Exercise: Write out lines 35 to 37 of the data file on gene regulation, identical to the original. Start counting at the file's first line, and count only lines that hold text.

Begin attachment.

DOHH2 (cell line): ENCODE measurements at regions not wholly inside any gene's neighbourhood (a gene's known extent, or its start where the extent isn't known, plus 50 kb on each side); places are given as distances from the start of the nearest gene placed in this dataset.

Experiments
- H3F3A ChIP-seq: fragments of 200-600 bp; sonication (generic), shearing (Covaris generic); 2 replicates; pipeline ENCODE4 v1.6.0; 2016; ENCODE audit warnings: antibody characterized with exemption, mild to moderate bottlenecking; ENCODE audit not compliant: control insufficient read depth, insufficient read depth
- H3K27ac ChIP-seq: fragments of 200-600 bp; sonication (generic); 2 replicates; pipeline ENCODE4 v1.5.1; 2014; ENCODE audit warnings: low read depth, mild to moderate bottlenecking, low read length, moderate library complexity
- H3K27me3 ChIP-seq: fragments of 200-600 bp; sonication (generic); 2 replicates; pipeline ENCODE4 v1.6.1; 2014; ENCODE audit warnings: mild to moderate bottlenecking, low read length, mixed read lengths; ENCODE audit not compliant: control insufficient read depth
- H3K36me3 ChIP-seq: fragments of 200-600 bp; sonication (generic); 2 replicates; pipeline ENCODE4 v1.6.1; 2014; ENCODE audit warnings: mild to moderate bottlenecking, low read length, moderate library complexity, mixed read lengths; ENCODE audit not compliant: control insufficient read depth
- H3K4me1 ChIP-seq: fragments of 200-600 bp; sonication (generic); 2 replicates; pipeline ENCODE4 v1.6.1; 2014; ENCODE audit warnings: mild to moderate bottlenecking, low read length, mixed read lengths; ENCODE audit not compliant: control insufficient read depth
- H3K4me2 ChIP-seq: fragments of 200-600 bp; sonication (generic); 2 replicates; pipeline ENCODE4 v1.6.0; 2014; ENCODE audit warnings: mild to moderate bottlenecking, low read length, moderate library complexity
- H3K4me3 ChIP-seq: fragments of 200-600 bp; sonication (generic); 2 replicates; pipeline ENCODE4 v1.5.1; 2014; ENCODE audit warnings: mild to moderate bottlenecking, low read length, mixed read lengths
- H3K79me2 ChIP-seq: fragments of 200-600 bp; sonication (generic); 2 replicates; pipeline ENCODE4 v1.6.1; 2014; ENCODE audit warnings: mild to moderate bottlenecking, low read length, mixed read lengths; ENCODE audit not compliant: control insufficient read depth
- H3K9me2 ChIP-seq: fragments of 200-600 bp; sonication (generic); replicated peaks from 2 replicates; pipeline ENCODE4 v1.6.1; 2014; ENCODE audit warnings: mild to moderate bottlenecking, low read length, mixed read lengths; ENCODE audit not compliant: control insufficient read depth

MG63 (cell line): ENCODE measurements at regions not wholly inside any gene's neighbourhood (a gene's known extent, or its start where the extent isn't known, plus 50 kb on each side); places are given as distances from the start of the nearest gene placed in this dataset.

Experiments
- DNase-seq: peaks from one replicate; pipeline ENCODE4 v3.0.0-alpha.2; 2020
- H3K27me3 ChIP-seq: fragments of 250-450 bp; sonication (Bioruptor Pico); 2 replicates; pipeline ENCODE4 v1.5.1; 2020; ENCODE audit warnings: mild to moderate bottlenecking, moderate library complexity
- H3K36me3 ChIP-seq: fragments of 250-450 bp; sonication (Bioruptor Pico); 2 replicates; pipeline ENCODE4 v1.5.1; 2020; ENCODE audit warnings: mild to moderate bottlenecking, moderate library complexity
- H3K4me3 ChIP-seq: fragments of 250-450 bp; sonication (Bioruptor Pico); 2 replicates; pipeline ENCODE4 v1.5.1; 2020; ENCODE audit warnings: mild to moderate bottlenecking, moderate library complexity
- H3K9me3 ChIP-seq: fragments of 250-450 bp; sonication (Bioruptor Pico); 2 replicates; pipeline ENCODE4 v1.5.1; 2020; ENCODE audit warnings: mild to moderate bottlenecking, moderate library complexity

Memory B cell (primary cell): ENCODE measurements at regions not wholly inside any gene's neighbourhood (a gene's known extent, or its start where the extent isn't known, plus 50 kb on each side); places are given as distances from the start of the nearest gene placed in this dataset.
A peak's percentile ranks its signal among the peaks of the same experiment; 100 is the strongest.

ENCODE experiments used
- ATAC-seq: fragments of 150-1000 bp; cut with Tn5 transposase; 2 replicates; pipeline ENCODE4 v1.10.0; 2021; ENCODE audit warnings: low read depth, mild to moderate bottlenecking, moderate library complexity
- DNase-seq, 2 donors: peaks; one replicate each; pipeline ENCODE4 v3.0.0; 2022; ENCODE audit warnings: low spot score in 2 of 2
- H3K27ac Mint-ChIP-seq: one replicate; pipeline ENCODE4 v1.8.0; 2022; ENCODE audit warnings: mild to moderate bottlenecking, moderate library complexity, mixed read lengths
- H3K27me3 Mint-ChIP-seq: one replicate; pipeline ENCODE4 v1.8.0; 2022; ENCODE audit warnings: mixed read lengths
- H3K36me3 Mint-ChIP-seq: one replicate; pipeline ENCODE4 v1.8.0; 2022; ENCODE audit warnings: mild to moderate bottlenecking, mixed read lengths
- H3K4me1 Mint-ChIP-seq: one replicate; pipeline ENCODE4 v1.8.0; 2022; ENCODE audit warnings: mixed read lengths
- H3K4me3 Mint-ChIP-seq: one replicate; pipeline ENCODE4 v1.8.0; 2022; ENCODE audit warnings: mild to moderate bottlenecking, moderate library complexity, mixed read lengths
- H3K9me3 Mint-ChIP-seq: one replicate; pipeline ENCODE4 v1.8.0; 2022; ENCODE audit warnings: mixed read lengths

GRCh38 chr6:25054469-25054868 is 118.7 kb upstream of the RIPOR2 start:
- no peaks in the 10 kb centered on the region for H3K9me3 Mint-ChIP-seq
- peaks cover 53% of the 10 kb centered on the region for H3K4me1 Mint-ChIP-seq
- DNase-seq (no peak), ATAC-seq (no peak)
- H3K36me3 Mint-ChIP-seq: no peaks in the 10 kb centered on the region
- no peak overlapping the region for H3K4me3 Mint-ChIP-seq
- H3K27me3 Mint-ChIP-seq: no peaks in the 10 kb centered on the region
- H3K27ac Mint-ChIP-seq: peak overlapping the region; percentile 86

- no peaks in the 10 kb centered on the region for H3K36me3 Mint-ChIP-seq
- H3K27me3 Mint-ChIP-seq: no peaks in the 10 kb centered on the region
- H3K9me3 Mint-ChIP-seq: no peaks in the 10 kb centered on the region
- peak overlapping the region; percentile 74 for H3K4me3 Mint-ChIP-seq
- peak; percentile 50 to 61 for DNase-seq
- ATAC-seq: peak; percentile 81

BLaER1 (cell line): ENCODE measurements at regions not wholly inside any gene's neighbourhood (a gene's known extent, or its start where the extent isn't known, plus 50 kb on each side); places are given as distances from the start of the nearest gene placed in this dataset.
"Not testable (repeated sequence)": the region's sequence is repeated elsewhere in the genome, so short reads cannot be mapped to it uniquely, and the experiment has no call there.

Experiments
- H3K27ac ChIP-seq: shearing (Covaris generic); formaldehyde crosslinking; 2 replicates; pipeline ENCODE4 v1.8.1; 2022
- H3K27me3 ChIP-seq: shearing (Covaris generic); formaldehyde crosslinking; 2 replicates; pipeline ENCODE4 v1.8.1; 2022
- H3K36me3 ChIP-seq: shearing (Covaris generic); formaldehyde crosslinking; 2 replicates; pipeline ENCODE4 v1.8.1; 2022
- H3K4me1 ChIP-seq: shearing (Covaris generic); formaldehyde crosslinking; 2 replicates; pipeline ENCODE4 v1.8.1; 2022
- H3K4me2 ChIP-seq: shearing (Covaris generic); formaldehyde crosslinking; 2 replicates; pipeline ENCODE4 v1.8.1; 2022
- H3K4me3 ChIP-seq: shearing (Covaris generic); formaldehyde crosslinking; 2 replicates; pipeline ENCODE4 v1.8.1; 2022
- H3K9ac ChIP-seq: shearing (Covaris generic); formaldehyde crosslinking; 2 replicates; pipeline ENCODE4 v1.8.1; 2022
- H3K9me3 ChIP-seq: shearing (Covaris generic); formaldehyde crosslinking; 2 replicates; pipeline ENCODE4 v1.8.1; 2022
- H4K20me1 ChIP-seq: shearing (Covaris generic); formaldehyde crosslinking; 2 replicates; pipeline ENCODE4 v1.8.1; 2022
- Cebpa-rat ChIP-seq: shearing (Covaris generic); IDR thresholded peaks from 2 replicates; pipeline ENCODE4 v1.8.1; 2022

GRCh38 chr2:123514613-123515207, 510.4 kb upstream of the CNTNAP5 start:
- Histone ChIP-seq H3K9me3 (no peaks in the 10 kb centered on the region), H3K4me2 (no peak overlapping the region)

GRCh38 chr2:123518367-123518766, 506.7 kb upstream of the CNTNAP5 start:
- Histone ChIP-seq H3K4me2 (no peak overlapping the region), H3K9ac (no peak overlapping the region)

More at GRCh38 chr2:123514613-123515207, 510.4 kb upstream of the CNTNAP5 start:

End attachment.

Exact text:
- no peak overlapping the region for H3K4me3 Mint-ChIP-seq
- H3K27me3 Mint-ChIP-seq: no peaks in the 10 kb centered on the region
- H3K27ac Mint-ChIP-seq: peak overlapping the region; percentile 86